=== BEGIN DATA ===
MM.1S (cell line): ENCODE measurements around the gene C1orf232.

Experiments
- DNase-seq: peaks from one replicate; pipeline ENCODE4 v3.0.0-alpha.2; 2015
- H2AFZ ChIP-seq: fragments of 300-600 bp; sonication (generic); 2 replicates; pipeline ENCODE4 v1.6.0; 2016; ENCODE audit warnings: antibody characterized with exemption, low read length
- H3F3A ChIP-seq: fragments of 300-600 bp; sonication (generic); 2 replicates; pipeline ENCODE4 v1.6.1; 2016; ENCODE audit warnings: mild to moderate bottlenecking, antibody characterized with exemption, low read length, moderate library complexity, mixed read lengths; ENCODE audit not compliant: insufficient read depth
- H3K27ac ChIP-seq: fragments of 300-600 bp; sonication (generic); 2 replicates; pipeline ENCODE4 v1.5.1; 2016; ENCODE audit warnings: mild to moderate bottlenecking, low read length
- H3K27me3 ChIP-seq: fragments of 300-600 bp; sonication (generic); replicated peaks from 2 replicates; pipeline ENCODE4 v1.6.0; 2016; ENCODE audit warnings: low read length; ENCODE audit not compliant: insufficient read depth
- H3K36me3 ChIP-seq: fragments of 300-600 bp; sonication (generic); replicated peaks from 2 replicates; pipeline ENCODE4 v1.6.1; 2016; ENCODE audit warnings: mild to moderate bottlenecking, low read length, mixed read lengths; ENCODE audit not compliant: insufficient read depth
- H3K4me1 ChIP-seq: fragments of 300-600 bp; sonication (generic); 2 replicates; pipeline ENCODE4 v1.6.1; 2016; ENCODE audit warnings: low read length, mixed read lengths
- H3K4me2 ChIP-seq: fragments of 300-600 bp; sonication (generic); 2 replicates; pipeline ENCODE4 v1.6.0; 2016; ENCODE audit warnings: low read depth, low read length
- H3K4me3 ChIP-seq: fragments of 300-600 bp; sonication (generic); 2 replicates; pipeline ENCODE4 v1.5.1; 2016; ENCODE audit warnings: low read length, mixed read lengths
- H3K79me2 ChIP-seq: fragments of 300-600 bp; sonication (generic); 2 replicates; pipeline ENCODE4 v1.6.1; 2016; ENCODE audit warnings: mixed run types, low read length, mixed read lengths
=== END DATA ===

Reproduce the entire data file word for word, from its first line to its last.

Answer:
MM.1S (cell line): ENCODE measurements around the gene C1orf232.

Experiments
- DNase-seq: peaks from one replicate; pipeline ENCODE4 v3.0.0-alpha.2; 2015
- H2AFZ ChIP-seq: fragments of 300-600 bp; sonication (generic); 2 replicates; pipeline ENCODE4 v1.6.0; 2016; ENCODE audit warnings: antibody characterized with exemption, low read length
- H3F3A ChIP-seq: fragments of 300-600 bp; sonication (generic); 2 replicates; pipeline ENCODE4 v1.6.1; 2016; ENCODE audit warnings: mild to moderate bottlenecking, antibody characterized with exemption, low read length, moderate library complexity, mixed read lengths; ENCODE audit not compliant: insufficient read depth
- H3K27ac ChIP-seq: fragments of 300-600 bp; sonication (generic); 2 replicates; pipeline ENCODE4 v1.5.1; 2016; ENCODE audit warnings: mild to moderate bottlenecking, low read length
- H3K27me3 ChIP-seq: fragments of 300-600 bp; sonication (generic); replicated peaks from 2 replicates; pipeline ENCODE4 v1.6.0; 2016; ENCODE audit warnings: low read length; ENCODE audit not compliant: insufficient read depth
- H3K36me3 ChIP-seq: fragments of 300-600 bp; sonication (generic); replicated peaks from 2 replicates; pipeline ENCODE4 v1.6.1; 2016; ENCODE audit warnings: mild to moderate bottlenecking, low read length, mixed read lengths; ENCODE audit not compliant: insufficient read depth
- H3K4me1 ChIP-seq: fragments of 300-600 bp; sonication (generic); 2 replicates; pipeline ENCODE4 v1.6.1; 2016; ENCODE audit warnings: low read length, mixed read lengths
- H3K4me2 ChIP-seq: fragments of 300-600 bp; sonication (generic); 2 replicates; pipeline ENCODE4 v1.6.0; 2016; ENCODE audit warnings: low read depth, low read length
- H3K4me3 ChIP-seq: fragments of 300-600 bp; sonication (generic); 2 replicates; pipeline ENCODE4 v1.5.1; 2016; ENCODE audit warnings: low read length, mixed read lengths
- H3K79me2 ChIP-seq: fragments of 300-600 bp; sonication (generic); 2 replicates; pipeline ENCODE4 v1.6.1; 2016; ENCODE audit warnings: mixed run types, low read length, mixed read lengths